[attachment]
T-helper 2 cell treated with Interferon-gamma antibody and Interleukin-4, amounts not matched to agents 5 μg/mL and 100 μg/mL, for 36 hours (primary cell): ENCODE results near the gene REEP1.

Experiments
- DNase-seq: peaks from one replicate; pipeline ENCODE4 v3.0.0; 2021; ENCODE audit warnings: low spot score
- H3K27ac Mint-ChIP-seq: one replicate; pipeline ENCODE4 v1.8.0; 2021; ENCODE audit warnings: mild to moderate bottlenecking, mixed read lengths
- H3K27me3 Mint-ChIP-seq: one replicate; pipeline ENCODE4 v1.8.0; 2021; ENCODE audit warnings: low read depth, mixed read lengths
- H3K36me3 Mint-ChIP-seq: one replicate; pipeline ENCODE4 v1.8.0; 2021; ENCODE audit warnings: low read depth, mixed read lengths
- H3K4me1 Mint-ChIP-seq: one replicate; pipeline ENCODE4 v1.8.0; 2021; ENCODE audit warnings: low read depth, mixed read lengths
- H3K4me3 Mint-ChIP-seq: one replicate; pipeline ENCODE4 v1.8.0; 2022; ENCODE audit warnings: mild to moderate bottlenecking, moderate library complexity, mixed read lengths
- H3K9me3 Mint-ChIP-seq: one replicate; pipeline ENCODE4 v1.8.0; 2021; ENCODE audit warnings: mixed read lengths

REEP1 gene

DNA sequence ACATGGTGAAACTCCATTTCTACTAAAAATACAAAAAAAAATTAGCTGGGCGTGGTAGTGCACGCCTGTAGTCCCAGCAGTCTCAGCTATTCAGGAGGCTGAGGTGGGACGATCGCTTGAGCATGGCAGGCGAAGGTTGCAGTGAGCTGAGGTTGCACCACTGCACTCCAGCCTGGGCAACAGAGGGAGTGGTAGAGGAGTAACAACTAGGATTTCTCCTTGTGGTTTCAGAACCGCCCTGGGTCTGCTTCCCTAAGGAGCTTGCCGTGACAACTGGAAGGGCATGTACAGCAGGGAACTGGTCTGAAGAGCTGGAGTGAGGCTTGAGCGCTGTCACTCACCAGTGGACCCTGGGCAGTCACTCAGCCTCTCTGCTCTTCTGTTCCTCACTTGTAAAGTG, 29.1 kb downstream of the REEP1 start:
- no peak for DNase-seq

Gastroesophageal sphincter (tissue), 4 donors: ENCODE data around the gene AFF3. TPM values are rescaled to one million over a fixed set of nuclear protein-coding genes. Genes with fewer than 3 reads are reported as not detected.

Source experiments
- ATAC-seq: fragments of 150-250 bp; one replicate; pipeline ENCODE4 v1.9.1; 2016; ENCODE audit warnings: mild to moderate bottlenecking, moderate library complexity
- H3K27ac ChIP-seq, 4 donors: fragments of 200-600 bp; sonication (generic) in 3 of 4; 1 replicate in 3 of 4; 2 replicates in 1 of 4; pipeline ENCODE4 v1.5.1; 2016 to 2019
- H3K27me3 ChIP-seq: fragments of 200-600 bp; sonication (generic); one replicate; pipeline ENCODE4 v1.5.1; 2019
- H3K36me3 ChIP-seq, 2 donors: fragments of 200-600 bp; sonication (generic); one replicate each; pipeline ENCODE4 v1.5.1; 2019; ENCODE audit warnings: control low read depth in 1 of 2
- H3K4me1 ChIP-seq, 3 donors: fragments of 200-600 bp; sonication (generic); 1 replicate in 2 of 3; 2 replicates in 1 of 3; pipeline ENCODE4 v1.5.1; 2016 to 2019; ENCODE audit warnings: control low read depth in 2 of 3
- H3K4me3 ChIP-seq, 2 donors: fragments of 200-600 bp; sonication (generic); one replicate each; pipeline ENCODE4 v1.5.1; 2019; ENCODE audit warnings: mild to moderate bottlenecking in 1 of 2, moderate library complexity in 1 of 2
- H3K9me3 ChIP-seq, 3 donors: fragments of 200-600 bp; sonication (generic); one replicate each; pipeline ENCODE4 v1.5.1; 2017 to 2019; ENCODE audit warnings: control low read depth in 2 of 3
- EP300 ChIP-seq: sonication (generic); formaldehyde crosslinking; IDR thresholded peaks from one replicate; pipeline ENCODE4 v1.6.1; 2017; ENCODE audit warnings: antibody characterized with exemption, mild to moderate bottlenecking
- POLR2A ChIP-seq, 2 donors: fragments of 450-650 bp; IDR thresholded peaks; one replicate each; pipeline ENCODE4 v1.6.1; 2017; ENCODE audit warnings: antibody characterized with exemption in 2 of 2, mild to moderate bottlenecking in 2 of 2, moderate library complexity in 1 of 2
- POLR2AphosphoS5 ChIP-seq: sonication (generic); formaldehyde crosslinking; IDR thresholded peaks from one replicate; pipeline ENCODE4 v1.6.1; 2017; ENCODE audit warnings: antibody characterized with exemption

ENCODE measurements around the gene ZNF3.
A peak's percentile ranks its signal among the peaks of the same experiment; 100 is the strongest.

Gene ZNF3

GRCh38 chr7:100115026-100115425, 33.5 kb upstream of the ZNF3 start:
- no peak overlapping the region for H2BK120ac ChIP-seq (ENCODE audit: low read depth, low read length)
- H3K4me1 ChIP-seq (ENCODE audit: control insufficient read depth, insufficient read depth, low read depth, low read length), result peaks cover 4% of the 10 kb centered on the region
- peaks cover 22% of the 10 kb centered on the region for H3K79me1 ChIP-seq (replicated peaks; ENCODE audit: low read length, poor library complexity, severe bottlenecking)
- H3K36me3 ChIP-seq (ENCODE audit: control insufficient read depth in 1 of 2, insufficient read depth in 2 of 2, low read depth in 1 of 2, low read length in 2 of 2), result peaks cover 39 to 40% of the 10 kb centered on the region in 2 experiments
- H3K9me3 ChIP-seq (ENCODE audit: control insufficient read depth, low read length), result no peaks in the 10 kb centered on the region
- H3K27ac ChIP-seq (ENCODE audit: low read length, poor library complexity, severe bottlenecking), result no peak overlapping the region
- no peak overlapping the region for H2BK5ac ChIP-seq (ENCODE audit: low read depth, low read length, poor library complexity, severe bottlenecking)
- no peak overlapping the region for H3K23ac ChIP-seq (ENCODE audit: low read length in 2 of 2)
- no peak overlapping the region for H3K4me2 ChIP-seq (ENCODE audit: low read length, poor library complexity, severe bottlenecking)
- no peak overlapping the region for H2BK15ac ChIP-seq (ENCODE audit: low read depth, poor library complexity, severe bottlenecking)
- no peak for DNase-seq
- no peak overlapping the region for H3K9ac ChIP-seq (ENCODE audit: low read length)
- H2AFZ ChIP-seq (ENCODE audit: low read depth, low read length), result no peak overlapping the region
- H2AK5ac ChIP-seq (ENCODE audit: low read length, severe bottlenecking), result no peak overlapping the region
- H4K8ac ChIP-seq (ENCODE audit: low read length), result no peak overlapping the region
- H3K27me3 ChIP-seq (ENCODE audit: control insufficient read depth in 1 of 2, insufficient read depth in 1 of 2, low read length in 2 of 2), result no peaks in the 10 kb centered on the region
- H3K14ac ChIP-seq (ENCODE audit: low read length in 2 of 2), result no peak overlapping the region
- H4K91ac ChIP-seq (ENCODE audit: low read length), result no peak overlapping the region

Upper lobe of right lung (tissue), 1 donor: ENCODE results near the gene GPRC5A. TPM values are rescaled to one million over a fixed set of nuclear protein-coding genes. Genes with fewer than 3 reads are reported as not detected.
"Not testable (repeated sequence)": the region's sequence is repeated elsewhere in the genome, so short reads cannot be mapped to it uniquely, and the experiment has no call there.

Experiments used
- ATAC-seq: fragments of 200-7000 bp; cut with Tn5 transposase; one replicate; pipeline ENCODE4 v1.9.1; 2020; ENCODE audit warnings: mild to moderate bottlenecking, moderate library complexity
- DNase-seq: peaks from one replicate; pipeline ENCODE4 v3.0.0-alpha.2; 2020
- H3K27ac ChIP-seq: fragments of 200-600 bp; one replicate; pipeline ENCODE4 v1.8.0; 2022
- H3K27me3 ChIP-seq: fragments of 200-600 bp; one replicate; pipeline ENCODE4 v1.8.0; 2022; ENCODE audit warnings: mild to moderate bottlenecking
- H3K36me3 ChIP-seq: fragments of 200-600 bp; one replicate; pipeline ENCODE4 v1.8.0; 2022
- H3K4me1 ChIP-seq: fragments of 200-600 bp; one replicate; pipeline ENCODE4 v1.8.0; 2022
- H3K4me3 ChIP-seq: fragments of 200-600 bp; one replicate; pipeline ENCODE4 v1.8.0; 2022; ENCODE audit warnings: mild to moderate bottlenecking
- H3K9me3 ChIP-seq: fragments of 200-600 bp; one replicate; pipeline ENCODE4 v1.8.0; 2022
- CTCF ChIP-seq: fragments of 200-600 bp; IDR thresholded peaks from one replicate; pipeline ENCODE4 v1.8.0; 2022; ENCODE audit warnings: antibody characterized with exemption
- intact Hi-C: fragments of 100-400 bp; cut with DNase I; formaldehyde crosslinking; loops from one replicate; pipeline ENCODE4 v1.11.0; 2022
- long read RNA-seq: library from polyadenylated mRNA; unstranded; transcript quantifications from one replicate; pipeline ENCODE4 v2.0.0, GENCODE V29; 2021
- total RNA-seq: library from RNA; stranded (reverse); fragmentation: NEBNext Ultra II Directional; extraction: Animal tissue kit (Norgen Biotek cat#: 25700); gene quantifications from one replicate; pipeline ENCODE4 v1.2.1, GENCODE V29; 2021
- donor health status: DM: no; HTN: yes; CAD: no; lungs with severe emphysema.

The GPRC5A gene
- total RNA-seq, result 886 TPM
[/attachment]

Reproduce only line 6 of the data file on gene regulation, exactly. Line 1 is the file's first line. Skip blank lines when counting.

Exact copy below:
- H3K36me3 Mint-ChIP-seq: one replicate; pipeline ENCODE4 v1.8.0; 2021; ENCODE audit warnings: low read depth, mixed read lengths